The Town of Cheverly's elected leaders have adopted a policy of not commenting on a series of lawsuits alleging sexual assault, workplace retaliation, and racial profiling that have infected the town's police department for nearly a decade.
Meanwhile, a state delegate representing the Cheverly area is suggesting an independent investigation.
"These allegations are concerning and there should be a full investigation," wrote Delegate Diana Fennell. She declined to be interviewed further by WUSA9.
WUSA9 reported on the allegations May 31 including a claim by Donna Schmidt, the wife of a former officer, that police chief Harry "Buddy" Robshaw III sexually assaulted her at a police department Christmas party in 2008. At least four former officers, including Schmidt's husband, have filed suits against Robshaw and the town saying they were fired in retaliation for supporting Donna Schmidt's claims.
A lawsuit filed by the Schmidts is scheduled for a federal jury trial in October. Lawyers for the town are seeking to have another suit filed by fired officers dismissed by a federal court judge later this month.
Robshaw said he cannot comment on WUSA9's reporting because of the ongoing litigation. In an email to WUSA9 Thursday, he wrote: "Even though I disagree vehemently as to much of what was printed, the Town's lawyers request that I make no statement."
In a sworn deposition given in one case, Robshaw has denied the allegations and said the officers are lying.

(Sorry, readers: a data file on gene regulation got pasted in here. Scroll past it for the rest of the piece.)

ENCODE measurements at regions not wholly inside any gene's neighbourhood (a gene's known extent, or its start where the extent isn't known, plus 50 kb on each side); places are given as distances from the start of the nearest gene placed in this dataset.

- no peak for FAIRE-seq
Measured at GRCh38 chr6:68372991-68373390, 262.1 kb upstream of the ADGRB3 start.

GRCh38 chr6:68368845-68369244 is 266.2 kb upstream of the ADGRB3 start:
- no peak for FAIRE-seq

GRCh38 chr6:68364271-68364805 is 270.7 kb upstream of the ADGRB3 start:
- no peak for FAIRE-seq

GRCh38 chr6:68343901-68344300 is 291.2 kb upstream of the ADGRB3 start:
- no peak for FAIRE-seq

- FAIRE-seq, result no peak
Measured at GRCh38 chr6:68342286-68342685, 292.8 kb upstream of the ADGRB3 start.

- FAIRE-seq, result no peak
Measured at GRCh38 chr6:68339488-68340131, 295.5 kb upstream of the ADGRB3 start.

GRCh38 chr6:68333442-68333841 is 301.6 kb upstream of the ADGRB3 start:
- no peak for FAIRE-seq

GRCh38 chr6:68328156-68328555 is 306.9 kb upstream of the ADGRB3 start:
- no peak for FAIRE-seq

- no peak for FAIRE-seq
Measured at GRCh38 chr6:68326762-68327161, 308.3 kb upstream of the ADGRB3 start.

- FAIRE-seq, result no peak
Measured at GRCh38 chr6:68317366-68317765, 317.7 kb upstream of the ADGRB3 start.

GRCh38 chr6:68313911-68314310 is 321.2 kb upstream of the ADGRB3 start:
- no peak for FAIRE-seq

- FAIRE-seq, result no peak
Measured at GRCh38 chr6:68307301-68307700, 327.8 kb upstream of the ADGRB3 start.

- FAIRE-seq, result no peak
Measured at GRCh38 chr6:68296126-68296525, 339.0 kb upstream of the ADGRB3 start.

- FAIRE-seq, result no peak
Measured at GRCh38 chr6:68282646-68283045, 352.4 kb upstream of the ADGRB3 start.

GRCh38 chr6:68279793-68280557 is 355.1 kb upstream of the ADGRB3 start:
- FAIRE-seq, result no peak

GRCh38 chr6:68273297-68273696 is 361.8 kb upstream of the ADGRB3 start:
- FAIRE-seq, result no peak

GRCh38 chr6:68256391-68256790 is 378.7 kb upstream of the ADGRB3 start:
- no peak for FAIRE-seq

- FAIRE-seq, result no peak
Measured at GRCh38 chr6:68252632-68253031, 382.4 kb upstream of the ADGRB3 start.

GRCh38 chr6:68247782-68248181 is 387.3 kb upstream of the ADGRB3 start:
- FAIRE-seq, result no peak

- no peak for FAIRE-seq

Newly elected Cheverly Town Councilmember Julian Ivey said he also could not comment on the lawsuits specifically. However, Ivey pointed out that Robshaw has called for race and bias training at the police department.
"I support the chief's call for racial and implicit bias training for all the officers in the police department," said Ivey, who made police accountability a top priority in his campaign for town council.
Robshaw was commended for doing a good job in reducing crime by Mayor Mike Callahan at a winter town council meeting.
In a telephone conversation May 25, Callahan said Robshaw has the support of the town council and that the litigation process will reveal whether or not any of the claims against Robshaw are true.
The credibility of some of the former officers suing the department will be an issue. Maryland Court of Special Appeals judges who reviewed terminations of two officers found the firings were justified. Former police officer Frank Schmidt was terminated for failing to complete an improvement plan and using leave without permission. Former police corporal Earl Stone was fired for falsifying records showing he was on patrol when a GPS monitoring device found him outside town limits or spending long periods at a convenience store parking lot.